It was around the 35km mark I got passed by Marc Duelson. I had lost a huge chunk of time that last 10k but I really fought the next 5km, I held him at 10-20 seconds and really just fully committed, I mean anything could have happened, even one bout of cramp for him I would have been back up on him, but it wasn’t to be! With about 2km to go I was cooked, it wasn’t my legs carrying me forward any more but just my sheer force of will to get to that finish line!

Ironman Wales 2016 - Phil Graves coming into the finish
© Getty Images for IRONMAN

And get to that finish line I did. Gutted to race for nine hours and loose by one minute, but that’s racing I guess. I really had exceeded my expectations and had just thoroughly enjoyed myself all day! Even now, two days on from the race, just thinking about the sheer amount of suffering I did on that run makes me just love the sport in such a gross, masochistic kind of way, I just cant wait to suffer like that again!

es 2016 - men's podium celebrations
© Getty Images for IRONMAN


So yes, two days on, two days of doing everything to recover and only just now can I walk down a flight of stairs unaided. I really did go all in, gave it everything I could, and for a first attempt back at Ironman and first triathlon in 15 months, I would give myself a B+.

With a few more longer runs in the legs (and obviously the adaptation I’m going to get from mullering my legs up and down that hill in Tenby), I really am excited for the coming months and what they hold! I really feel I’m back to where I was when I won Ironman UK in 2009, and with much more wisdom I’m not going to make the same mistakes I made back then which resulted in a seven year gap between Ironman podiums!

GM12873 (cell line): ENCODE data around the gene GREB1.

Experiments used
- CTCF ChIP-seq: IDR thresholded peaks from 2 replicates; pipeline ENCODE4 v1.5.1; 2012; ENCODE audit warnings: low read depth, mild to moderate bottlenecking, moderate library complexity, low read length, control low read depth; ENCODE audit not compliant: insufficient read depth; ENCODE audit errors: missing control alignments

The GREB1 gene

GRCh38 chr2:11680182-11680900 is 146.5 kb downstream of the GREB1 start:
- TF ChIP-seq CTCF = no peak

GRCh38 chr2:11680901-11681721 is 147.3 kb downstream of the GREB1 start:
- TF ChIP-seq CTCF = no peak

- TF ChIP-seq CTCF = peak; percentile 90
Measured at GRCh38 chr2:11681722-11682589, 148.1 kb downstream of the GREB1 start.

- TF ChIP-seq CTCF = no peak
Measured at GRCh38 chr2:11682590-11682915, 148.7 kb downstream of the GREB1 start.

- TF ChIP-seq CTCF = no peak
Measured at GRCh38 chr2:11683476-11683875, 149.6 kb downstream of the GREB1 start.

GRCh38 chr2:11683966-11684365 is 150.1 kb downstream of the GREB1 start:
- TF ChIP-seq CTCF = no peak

Getty Images for IRONMAN

Thank you everyone for the support, the sheer amount of messages I have had is just unreal and I can’t thank you and my sponsors all enough, thank you for believing and having faith in me!

It has been a VERY dark last 18 months but I feel I’ve come out of a pitch black tunnel and finally am starting to feel the warm glow of some spring sunshine on my skin once again. Sincerely, thank you one and all, you make the sacrifices and suffering all worthwhile!

John Levison
Written by
John Levison
TRI247's Chief Correspondent, John has been involved in triathlon for well over 30 years, 15 of those writing on these pages, whilst he can also be found commentating for events across the UK.